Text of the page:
I recalled that the mayonnaise we had used to help emulsify the vinaigrette contained a small amount of sugar. Our science editor confirmed that the strong, highly acidic vinegars were acting synergistically with this sugar to heighten its sweet taste. Less acidic vinegars, on the other hand, were being pushed into the background, allowing the strong flavor compounds in the extra-virgin olive oil and the mustard to mask sweetness. This told me that a good vinegar needs some muscle in the form of acidity to tease out all the flavors from the bunch.

But in the end, these highly acidic vinegars lost the battle with our tasters. The most expensive of the supermarket brands ended up tied for last place with the other most acidic entry. The majority of tasters simply found them too harsh, especially when sampled plain or in pickled onions. However, since they scored well in our vinaigrette tasting, they might be worth buying if you like a strong, bracing vinegar to dress your salads.

At the top of the heap, a French import knocked our former favorite down a couple of notches with its crisp red wine flavor balanced by stronger than average acidity and subtle sweetness. While this vinegar gets its start in an acetator and then is aged in wooden barrels for two months before bottling, we weren’t convinced that aging was the reason that our tasters gravitated toward this brand. Several of our lowest-ranking vinegars were also aged.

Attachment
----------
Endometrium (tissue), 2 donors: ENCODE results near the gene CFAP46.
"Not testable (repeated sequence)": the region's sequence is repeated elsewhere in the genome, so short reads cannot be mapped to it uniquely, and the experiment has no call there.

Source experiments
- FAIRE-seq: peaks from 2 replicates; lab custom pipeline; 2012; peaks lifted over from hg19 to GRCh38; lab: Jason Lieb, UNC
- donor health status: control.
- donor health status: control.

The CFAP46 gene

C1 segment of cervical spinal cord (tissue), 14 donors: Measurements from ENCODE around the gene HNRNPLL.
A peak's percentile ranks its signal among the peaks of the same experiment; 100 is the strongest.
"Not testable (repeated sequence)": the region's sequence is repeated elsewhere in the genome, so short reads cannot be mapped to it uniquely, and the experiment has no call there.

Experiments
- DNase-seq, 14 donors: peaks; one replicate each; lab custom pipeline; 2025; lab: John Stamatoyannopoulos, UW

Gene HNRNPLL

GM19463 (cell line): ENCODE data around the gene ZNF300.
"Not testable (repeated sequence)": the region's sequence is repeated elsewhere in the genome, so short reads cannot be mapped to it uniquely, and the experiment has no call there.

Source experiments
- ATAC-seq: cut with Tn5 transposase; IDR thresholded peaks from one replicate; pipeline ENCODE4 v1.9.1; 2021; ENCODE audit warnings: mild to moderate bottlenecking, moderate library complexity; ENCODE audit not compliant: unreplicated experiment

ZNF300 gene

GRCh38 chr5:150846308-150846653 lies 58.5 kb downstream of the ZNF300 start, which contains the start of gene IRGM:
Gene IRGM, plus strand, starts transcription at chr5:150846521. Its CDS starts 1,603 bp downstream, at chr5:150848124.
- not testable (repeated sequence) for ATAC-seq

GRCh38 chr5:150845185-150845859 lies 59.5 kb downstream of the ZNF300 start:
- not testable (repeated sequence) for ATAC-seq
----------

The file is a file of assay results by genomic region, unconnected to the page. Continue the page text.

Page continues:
There is one characteristic shared by all three top vinegars: They’re blends. One is made from a mix of red and white vinifera grapes, another adds an aged vinegar sourced from Spain to its domestically produced vinegar, and our former favorite is created from a combination of sweet Concord grapes and winy vinifera-type grapes. (It’s worth noting that our favorite high-end vinegar adds Bing cherry juice to heighten the flavor of its base vinegar.) Multiple varieties of grapes create vinegar with a complex and pleasing taste—aging is not necessarily required.

For everyday red wine vinegar, our winner is hard to beat. At 35 cents per ounce, it’s not the least expensive brand we tasted, but that’s a reasonable price for a vinegar that doesn’t compromise on flavor.